Don’t Leave Evil On Hold! “Serial Kaller” review

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Phone sex models broadcast their televised provocatively dressed bodies over the British airways while chatting with lonely customers. During their biggest broadcasting night, all the girls and crew become purposefully trapped in the sleazy studio, making the phone sex business a dead line. Disappearing one-by-one, each model falls viciously victim to a murderous psychopath who could by one of their most disturbed and perverted fans. With the power out and the studio on shambles, the survivors attempt to escape dead air by any means possible, even if that means coming face-to-face with their stalker.
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The cast full of busty beautiful women enthralled to a murderer’s maniacal impulses sounds to be a bit of good horror movie fun untamed by the restrictive harnesses of big studio conventions. Director Dan Brownlie and his producing company Brand B Corporation develops “Serial Kaller” to be the limited budget archetype of the slasher films with an inkling into the very real world of broadcasting UK’s phone sex girls or better known as simply “babe shows.” Co-writer and star of “Serial Kaller” Dani Thompson once worked in the business, and appropriately proportionately so, that sparked the idea in her for a killer loose in the bare bones, deathtrap studio of a babe show. The diminutive budget project attached some B movie talent such as Suzi Lorraine and the iconic Debbie Rochon while rounding out the cast with top heavy talent in Jess Implazzi, Aisleyne Horgan-Wallace, Suzy Deakin, and Zoe Morrell.
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With all the dazzling, easy-on-the-eyes women in the cast and a sweetly promised premise coinciding, “Serial Kaller” squirms itself onto the independent slasher scene with barely a thrill to offer and a death to deem applaudable. “Serial Kaller” stands out as much as pig in the middle of a stable of horses with mediocre kills, colorless dialogue, and disjointed concept that resembles more like an unfinished thought than a complete work. Brownlie’s and Thompson’s film subtly whispers similarities to, or homages to, that of the England’s 19th century prostitute murderer Jack the Ripper, with the start of an undefinable and causeless figure stalking sinfully innocent sex workers that happen to be, coincidentally, English. Yet, somehow that hint of respect becomes lost in translation; with a title like “Serial Kaller,” one might be under the impression that phones with have a significant role in the story, such as in Bob Clark’s “Black Christmas.” In reality, the phones are just, well, phones, while the story takes a rogue route that’s far from the intentions of the title, losing the motivations and the inspirations of a modern day Jack the Killer.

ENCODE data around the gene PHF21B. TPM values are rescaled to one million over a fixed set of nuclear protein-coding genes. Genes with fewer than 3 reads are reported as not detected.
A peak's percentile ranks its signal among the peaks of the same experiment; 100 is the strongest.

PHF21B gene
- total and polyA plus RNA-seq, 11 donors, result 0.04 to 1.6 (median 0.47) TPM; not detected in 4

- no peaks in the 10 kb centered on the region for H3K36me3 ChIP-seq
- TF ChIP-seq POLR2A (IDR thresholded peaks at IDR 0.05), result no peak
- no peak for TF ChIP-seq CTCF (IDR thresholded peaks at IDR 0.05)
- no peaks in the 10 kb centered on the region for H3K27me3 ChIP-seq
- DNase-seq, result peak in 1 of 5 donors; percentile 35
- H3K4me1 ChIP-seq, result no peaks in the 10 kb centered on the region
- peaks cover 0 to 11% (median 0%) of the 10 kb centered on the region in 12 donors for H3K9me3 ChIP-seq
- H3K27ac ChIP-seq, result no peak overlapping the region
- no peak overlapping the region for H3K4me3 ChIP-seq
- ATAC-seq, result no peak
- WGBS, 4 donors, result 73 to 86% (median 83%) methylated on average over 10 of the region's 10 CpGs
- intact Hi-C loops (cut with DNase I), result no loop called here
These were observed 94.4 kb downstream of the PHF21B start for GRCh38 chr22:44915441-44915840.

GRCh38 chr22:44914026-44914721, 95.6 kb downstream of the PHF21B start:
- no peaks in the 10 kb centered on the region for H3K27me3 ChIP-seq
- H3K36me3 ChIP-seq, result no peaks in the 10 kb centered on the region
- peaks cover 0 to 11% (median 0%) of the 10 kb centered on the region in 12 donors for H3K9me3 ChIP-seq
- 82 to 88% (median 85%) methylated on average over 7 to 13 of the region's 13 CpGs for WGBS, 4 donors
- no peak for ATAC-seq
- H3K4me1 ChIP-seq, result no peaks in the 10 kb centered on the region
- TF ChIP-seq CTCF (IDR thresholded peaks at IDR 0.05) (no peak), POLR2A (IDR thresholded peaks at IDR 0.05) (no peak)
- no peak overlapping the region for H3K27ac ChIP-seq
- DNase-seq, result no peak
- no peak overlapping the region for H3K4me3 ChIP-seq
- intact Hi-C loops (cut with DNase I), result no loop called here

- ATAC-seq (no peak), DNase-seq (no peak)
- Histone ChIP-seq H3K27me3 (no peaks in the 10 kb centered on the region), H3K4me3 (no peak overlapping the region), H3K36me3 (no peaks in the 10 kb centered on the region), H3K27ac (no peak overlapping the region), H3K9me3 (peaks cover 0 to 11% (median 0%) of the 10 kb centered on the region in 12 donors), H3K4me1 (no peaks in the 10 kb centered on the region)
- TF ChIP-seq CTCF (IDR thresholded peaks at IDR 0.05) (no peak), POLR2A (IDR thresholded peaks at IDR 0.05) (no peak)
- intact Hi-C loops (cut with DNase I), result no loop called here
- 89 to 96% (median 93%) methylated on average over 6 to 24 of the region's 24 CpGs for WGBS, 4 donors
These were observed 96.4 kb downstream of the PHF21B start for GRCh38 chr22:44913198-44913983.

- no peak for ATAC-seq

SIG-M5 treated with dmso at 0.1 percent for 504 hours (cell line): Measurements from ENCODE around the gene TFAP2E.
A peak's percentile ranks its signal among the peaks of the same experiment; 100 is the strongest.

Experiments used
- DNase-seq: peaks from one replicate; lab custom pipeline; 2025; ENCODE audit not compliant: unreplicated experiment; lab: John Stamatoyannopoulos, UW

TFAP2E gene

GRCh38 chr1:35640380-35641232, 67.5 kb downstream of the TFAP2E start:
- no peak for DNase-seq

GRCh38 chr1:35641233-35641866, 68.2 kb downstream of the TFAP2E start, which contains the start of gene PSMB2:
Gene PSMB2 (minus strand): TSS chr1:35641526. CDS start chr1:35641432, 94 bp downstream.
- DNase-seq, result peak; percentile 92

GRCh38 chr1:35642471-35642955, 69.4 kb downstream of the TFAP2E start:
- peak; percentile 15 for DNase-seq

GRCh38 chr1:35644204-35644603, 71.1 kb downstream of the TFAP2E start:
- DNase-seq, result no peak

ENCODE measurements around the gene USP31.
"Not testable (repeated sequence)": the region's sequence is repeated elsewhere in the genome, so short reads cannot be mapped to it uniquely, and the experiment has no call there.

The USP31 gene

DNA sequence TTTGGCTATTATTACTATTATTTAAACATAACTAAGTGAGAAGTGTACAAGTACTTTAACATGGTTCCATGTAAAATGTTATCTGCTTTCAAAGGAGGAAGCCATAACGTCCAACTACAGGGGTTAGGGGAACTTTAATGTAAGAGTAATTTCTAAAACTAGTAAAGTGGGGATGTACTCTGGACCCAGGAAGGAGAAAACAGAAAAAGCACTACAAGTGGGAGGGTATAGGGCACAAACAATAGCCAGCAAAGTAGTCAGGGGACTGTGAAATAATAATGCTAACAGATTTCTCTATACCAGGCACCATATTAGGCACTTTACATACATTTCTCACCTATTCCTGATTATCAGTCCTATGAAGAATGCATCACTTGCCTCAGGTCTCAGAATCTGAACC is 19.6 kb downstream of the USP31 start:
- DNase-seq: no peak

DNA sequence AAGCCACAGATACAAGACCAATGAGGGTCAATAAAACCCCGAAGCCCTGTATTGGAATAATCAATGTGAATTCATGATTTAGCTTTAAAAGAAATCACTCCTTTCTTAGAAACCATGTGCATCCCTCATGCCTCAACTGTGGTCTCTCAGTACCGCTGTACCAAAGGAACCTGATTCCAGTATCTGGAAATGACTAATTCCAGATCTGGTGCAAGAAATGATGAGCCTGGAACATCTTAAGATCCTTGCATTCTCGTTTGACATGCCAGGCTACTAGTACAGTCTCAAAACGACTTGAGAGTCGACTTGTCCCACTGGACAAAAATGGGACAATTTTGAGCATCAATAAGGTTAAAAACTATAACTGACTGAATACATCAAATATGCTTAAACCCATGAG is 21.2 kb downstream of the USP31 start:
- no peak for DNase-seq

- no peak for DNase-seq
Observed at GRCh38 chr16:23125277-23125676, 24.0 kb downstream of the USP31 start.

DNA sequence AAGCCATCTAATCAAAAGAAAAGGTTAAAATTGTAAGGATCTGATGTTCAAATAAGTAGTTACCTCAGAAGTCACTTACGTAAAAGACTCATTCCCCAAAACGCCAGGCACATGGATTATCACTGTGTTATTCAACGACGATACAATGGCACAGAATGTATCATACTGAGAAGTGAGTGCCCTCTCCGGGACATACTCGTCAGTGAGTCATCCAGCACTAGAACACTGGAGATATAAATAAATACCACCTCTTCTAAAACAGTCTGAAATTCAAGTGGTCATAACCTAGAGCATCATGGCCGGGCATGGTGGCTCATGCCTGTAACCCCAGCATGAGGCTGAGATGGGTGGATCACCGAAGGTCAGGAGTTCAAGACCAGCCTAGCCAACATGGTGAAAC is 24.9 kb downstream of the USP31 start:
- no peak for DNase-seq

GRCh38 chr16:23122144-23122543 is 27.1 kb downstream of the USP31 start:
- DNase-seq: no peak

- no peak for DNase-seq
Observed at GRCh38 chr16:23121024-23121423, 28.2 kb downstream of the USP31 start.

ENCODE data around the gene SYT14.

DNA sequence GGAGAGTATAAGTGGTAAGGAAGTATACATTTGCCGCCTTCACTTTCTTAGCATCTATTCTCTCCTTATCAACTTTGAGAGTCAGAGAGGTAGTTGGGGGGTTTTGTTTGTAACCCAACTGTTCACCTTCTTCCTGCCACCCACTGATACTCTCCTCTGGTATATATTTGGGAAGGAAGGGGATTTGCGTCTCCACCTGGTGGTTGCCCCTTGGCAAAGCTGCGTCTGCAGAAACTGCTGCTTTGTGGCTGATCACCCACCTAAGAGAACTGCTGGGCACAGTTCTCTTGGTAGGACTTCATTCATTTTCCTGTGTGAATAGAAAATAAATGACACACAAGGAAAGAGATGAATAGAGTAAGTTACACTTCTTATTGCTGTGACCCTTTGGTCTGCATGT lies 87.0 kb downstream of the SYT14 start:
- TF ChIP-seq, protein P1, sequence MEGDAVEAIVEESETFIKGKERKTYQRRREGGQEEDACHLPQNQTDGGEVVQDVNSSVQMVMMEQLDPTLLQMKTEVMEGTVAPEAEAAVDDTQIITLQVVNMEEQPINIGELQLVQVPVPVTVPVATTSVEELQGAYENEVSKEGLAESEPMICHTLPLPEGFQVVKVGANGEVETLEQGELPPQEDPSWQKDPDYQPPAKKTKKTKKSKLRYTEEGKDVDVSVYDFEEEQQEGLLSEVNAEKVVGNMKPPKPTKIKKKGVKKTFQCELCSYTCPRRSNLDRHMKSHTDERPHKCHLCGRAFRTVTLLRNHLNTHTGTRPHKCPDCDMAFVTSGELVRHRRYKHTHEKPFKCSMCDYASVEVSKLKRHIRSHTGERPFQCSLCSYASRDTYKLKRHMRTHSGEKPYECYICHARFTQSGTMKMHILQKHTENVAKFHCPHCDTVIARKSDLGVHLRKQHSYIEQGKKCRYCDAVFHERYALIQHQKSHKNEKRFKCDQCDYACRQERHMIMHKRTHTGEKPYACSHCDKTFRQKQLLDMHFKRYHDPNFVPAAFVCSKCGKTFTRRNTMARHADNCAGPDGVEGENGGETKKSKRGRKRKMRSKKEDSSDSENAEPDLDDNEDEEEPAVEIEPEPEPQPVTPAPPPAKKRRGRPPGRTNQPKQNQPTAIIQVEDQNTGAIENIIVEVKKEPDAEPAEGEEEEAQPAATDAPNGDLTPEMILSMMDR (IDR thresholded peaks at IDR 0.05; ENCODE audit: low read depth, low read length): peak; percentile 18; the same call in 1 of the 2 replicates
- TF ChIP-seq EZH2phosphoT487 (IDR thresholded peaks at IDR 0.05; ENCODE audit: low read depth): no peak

The covlcsnap-2016-03-01-21h23m02s66rrelation between the model’s baleful setup and the murderer circling nearby doesn’t jive to build successful suspense and when the moment finally comes to fruition where a model is about to bite the inevitable dust, there’s no jolt of anxiety toward the situation. The kill effects, consisting of minuscule budget practical and CGI effects, fail to heighten the murderous affairs. Probably the best kill scene in “Serial Kaller” is the electrocution through one of the babe show tech’s genitals, zapping up into the girl that’s unenthusiastically grinding his crotch with her clothes on and exploding out her eye balls. Zany death, but still kind of cool, right?
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My good friends at Wild Eye Releasing brought “Serial Kaller” onto DVD, presenting the feature in a director driven retrofitted 4:3 full screen aspect ratio to give homage to once praised VHS nasties. Despite the slight lean toward a grindhouse appeal in the aspect ratio, the picture quality is clean, naturally toned, and detailed. The audio goes without hiss and is well balanced. Extra content includes director’s commentary, behind the scenes featurette, and trailers. The overall, “Serial Kaller” is the epitome of big concept packaged small and can’t quite muster a snowball effect to wrangle in the much needed thrill rush to go along with the scantily-cladded women, but Brownlie’s film redeems a little with Debbie Rochon phenomenal joker-esque performance that, unfortunately, has very little screen time.

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